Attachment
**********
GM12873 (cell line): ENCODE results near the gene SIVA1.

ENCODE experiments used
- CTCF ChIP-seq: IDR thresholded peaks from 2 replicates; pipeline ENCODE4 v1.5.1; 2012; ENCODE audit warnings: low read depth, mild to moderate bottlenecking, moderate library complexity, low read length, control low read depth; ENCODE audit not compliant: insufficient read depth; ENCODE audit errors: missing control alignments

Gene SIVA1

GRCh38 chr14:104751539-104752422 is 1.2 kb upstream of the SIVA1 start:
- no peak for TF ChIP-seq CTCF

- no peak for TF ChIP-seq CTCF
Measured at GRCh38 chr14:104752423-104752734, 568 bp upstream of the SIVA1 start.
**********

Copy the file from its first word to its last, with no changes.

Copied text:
GM12873 (cell line): ENCODE results near the gene SIVA1.

ENCODE experiments used
- CTCF ChIP-seq: IDR thresholded peaks from 2 replicates; pipeline ENCODE4 v1.5.1; 2012; ENCODE audit warnings: low read depth, mild to moderate bottlenecking, moderate library complexity, low read length, control low read depth; ENCODE audit not compliant: insufficient read depth; ENCODE audit errors: missing control alignments

Gene SIVA1

GRCh38 chr14:104751539-104752422 is 1.2 kb upstream of the SIVA1 start:
- no peak for TF ChIP-seq CTCF

- no peak for TF ChIP-seq CTCF
Measured at GRCh38 chr14:104752423-104752734, 568 bp upstream of the SIVA1 start.